“The house has electricity and running water,” Peace Corps said during our conference call before leaving America.  This statement is half-true.  There is electricity in one room in the house, and extension cords snake their way from this room to the distal regions.  All the rooms have wiring; all that is required is to install outlets, switches, and a distribution box.  The hard work is already done.  Why take years and years to give that extra push to make the house completely electrified?

The house does have pipes, sinks, and faucets, and when the tank on the tower is full and the valve is open, we can get running water.  However, the tank had laid empty for many years and on its second filling, the pressure proved to be too much and the tank burst.  Its carcass still lies on the school grounds.  The kids now like to feel the biceps I have developed by hauling water from the borehole.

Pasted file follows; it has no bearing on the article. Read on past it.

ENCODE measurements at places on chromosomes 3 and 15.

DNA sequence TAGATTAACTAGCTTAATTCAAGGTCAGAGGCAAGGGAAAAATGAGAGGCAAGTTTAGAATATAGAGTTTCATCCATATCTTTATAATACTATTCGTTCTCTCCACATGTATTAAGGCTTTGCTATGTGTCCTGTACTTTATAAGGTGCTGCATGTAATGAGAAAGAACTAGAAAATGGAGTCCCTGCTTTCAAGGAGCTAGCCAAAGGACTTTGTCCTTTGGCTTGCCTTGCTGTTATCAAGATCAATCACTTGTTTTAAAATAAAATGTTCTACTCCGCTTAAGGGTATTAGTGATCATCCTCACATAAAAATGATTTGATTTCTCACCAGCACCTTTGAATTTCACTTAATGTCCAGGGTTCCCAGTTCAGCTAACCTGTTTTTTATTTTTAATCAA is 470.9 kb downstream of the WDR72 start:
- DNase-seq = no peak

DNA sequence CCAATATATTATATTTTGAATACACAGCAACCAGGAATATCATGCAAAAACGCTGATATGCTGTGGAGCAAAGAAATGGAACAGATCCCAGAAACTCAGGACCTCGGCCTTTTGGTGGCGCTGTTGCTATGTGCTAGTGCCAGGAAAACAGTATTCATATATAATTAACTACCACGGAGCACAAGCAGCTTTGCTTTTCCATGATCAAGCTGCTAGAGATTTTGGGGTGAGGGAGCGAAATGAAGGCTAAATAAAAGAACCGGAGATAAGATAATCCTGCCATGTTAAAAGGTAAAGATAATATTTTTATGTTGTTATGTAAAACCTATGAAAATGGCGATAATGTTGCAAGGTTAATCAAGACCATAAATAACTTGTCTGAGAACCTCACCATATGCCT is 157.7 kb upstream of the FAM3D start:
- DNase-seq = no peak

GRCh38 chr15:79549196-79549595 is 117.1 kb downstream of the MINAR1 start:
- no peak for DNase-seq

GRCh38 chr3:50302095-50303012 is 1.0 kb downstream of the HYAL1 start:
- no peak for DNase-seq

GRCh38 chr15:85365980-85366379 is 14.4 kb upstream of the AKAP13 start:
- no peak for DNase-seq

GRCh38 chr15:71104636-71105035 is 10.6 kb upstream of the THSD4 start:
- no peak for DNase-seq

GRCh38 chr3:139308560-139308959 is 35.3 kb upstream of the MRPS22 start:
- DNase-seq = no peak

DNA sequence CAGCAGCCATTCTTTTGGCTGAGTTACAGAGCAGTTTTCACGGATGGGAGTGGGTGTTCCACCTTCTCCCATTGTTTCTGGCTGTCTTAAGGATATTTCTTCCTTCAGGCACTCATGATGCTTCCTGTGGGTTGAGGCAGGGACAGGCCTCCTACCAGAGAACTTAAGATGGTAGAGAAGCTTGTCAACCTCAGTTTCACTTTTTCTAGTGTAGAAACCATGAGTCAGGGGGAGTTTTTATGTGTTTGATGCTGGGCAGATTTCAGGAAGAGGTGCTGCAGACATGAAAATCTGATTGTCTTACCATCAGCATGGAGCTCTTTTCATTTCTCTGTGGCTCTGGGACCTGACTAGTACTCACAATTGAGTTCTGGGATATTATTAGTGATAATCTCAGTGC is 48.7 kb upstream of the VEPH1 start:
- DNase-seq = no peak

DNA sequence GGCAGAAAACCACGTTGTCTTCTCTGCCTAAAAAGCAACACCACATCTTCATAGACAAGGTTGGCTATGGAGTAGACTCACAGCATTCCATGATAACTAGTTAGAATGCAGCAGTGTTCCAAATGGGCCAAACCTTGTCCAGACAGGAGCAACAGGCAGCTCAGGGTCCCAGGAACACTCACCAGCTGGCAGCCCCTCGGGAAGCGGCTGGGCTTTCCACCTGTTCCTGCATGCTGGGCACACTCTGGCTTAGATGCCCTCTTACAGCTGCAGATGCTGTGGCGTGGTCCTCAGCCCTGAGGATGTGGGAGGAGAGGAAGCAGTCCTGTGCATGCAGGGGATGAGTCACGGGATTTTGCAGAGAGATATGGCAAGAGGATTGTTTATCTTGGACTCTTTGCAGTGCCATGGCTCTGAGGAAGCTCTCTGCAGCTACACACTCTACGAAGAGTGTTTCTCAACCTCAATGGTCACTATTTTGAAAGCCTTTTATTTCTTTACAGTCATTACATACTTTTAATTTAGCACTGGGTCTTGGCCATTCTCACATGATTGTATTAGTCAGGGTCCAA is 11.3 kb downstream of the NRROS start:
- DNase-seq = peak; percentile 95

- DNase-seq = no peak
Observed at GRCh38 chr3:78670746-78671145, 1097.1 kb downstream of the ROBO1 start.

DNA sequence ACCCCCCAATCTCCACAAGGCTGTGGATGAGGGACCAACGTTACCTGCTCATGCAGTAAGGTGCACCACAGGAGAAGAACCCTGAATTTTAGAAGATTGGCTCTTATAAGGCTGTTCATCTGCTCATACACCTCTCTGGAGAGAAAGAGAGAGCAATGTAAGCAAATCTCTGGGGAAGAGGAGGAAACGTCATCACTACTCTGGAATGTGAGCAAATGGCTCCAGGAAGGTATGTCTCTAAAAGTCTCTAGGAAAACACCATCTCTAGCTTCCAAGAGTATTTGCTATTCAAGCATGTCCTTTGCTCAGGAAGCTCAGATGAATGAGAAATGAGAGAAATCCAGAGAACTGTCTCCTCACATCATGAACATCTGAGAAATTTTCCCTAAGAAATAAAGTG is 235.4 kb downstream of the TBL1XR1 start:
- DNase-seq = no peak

Everybody loves to hang out at the borehole. EVERYBODY.

Everybody loves to hang out at the borehole. EVERYBODY.

The hand pump at the borehole was once obsolete.  A windmill once pumped water up to the tower tank (in its younger days), supplying the house, the administration block, and a standpipe.  Windmills make my Nebraskan heart sing.  There is so much wind power here, I’m surprised there aren’t more of them.  Unfortunately, this lovely Antarctic wind-powered machine was destroyed by a storm.  She still lies in a valley.

Casualty of a storm.

Casualty of a storm.

There are tanks, gutters, and pipes all over the school, but not a single fully-functional rain catchment system.  Gutters are missing, pipes lead to nowhere, and tank taps are broken.  After every hard rain, water pours steadily from the broken tap of the tank next to the 12th grade classroom for two days.  Meanwhile, we place bets on when the borehole will run dry from the drought and the increase of students and their laundry.